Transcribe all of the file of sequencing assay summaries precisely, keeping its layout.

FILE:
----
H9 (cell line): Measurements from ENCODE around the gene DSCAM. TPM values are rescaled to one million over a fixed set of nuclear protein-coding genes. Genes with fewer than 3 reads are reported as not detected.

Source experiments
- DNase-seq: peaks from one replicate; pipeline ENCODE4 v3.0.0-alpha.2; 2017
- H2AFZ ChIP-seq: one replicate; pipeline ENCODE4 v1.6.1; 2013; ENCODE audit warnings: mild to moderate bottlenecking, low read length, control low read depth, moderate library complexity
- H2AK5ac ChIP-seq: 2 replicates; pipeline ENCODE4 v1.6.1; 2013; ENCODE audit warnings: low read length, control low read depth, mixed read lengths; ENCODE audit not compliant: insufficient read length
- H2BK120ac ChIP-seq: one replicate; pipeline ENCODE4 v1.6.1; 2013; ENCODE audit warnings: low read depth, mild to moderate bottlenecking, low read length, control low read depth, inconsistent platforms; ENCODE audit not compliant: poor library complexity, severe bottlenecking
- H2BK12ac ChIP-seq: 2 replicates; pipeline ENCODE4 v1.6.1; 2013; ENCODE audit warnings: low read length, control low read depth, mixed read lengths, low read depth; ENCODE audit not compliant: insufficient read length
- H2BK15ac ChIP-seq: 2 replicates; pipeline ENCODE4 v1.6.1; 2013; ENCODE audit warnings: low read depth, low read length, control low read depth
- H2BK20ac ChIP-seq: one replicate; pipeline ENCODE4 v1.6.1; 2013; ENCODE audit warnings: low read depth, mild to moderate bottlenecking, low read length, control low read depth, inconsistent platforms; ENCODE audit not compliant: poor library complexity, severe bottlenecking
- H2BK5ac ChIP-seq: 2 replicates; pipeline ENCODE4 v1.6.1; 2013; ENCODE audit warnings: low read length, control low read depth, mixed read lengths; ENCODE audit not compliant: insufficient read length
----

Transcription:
H9 (cell line): Measurements from ENCODE around the gene DSCAM. TPM values are rescaled to one million over a fixed set of nuclear protein-coding genes. Genes with fewer than 3 reads are reported as not detected.

Source experiments
- DNase-seq: peaks from one replicate; pipeline ENCODE4 v3.0.0-alpha.2; 2017
- H2AFZ ChIP-seq: one replicate; pipeline ENCODE4 v1.6.1; 2013; ENCODE audit warnings: mild to moderate bottlenecking, low read length, control low read depth, moderate library complexity
- H2AK5ac ChIP-seq: 2 replicates; pipeline ENCODE4 v1.6.1; 2013; ENCODE audit warnings: low read length, control low read depth, mixed read lengths; ENCODE audit not compliant: insufficient read length
- H2BK120ac ChIP-seq: one replicate; pipeline ENCODE4 v1.6.1; 2013; ENCODE audit warnings: low read depth, mild to moderate bottlenecking, low read length, control low read depth, inconsistent platforms; ENCODE audit not compliant: poor library complexity, severe bottlenecking
- H2BK12ac ChIP-seq: 2 replicates; pipeline ENCODE4 v1.6.1; 2013; ENCODE audit warnings: low read length, control low read depth, mixed read lengths, low read depth; ENCODE audit not compliant: insufficient read length
- H2BK15ac ChIP-seq: 2 replicates; pipeline ENCODE4 v1.6.1; 2013; ENCODE audit warnings: low read depth, low read length, control low read depth
- H2BK20ac ChIP-seq: one replicate; pipeline ENCODE4 v1.6.1; 2013; ENCODE audit warnings: low read depth, mild to moderate bottlenecking, low read length, control low read depth, inconsistent platforms; ENCODE audit not compliant: poor library complexity, severe bottlenecking
- H2BK5ac ChIP-seq: 2 replicates; pipeline ENCODE4 v1.6.1; 2013; ENCODE audit warnings: low read length, control low read depth, mixed read lengths; ENCODE audit not compliant: insufficient read length